In the last article we introduced a range of legal barriers that operate to prevent or dissuade parties contracting for the use of Agile. One of the biggest concerns for customers is the apparent lack of control over costs - unfortunately, lawyers tend to "sell" time and materials as the only suitable pricing model for Agile contracts. Even in a mature Agile environment, commercial models can and should be more sophisticated than this. This article looks at alternative models that provide price certainty whilst maintaining a degree of flexibility, something which is particularly useful for customers when they first adopt the use of Agile.

Fixed price

The opposite end of the spectrum is for the parties to agree a fixed price, preferred by customers' because of cost certainty. Time, cost and scope are the elements that form one of the iron triangles in Agile; fixing one or more nodal points reduces flexibility and undermines the core principles, though it is frequently quality, trapped between the elements, that suffers most. Clearly, therefore, it will be desirable for a project to use a commercial model that avoids these extremes.

A preliminary step is to understand the basis on which the parties assess value. Customers are interested in business value generated by the project and the extent to which it will generate business efficiencies, improve a process or create a market advantage. Suppliers will consider the cost of development, including fixed and variable overheads, and look to recover those costs and make a margin on top.

When does pricing start?

The parties will also need to consider the point at which price is being negotiated. Typically this will be done before any work has commenced and the parties are still negotiating the contract terms. Unfortunately, this is also the period of greatest uncertainty and there is inevitable concern about the accuracy of any estimates. Traditionally, suppliers deal with this by adding a margin of error to deal with the risk and may also include a number of assumptions which, if not met, allows the supplier to revisit costs. It should be clear that this is inefficient for both parties.

Agile projects encourage flexibility, including the ability for customers to bring the project to an early close once its requirements have been satisfied (also known as the "definition of done", which is the topic for another article). It must be correct that the customer should not be obliged to pay for unnecessary services, but the supplier’s risk is the failure to recover its unamortised costs when the contract ends.

Unit-based pricing v target costing

A solution to the value issue is the use a system of unit-based pricing, for example, ascribing a fixed price for each story, function or feature point, or a price per iteration. The essence of this approach is that there is a lower risk of estimating the value of each unit, but the customer risk remains in the number of units required to deliver the desired outcome. The customers' risk is overcome to some extent by the ability to terminate easily and the frequency of delivery.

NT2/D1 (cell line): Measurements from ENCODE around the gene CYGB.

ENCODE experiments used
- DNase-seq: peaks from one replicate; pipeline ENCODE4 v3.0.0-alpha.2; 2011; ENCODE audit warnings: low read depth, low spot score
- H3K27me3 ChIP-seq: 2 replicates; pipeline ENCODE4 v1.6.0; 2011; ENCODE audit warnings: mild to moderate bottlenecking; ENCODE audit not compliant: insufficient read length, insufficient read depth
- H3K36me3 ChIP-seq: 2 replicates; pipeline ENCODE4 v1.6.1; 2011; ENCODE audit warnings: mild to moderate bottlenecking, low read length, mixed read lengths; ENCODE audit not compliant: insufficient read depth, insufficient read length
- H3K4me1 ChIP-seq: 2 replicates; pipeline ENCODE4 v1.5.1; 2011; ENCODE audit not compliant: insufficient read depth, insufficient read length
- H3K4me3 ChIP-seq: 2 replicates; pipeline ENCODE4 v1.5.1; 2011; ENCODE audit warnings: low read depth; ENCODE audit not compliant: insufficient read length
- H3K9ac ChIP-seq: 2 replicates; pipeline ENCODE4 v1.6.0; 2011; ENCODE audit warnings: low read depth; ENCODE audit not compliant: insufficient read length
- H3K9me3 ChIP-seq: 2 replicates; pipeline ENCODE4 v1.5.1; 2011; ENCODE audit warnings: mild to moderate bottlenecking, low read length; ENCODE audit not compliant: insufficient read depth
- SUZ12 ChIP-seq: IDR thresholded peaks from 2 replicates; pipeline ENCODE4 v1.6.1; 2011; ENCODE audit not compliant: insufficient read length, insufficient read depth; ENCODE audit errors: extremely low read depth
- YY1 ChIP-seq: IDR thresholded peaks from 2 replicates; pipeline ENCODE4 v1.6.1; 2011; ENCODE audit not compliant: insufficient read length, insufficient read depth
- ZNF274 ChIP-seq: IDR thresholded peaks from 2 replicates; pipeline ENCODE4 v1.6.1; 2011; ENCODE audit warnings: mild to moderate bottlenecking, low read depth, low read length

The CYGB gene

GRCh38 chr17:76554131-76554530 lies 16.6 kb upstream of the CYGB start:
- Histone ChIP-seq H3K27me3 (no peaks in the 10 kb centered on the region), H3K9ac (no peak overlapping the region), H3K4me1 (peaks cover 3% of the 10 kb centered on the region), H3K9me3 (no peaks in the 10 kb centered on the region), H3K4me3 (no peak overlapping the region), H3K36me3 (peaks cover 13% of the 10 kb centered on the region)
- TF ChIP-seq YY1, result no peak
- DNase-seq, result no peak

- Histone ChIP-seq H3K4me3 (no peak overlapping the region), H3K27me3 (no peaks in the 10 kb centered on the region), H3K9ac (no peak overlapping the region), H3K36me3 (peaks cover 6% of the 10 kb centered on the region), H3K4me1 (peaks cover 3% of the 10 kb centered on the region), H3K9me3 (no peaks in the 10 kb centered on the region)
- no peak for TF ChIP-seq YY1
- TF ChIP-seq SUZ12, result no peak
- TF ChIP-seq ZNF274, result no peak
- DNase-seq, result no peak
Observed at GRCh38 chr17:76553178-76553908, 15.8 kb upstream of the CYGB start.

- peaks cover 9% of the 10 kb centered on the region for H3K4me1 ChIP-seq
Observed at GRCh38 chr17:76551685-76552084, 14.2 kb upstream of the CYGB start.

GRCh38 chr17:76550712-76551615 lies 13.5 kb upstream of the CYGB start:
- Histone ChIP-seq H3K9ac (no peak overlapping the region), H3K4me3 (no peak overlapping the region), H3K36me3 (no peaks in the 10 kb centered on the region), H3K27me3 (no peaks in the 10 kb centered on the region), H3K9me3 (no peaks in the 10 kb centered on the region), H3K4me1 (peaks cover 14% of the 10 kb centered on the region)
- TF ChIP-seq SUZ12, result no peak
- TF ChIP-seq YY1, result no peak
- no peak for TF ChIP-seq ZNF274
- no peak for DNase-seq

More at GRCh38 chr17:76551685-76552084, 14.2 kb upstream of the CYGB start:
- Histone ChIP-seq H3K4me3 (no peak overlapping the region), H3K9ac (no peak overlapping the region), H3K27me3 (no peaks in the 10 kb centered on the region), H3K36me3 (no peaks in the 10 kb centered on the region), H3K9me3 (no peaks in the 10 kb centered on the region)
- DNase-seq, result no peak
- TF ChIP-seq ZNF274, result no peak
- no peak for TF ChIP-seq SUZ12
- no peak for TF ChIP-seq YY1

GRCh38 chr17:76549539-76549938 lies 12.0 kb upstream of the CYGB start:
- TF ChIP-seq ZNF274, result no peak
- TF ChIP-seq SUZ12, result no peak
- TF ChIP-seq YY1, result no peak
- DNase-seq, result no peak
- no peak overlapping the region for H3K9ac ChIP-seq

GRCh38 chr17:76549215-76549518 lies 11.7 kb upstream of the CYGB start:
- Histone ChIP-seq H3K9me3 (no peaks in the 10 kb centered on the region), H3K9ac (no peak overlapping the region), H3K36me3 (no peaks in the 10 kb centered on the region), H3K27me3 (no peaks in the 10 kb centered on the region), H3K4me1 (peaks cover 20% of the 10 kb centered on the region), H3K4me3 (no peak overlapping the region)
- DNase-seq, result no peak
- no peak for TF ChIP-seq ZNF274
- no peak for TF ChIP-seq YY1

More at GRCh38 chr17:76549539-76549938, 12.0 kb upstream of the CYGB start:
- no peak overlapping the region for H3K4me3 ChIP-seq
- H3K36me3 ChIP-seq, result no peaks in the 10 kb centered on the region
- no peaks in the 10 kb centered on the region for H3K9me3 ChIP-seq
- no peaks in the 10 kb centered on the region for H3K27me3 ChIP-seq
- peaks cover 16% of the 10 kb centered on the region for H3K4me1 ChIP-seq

Alternatively, the parties might prefer to agree a model that allows the supplier to set a target cost for the project. Such models allow flexibility by recognising that the final price is variable depending on the unknown complexities of the project. The model can be developed further by including a mechanism to share the risk that costs may exceed the target or in the reward where the final costs are lower. Mechanisms that apportion the value of reduced or increased costs can also be used to provide an incentive for the supplier to exceed delivery expectations through its impact on the supplier's profitability margin.

Where the project approach and complexity permit it is possible for the parties to agree the use of a number of pricing tools to create a sophisticated commercial model that addresses the issues already described. Such "mixed economy" approaches look to identify the most suitable charging method for each phase of the project, and recognises the commercial imperatives of both parties when entering into the arrangement. They may also take into account the consequences of early termination for the supplier, including the supplier’s need to recover a reasonable proportion of its fixed cost before the customer is allowed to terminate at the end of an iteration.

Agile is inherently collaborative in its approach, with risk, responsibility and effort shared between the parties. There is an anticipation that the parties will trust each other, but it is on the subject of price where this is most difficult to establish, particularly for customers that are taking their first tentative steps into Agile contracting. Intelligent use of commercial models can help develop that trust and encourage the repeated use of Agile.

Stewart James, partner at Ashfords LLP. Image credit: Ashfords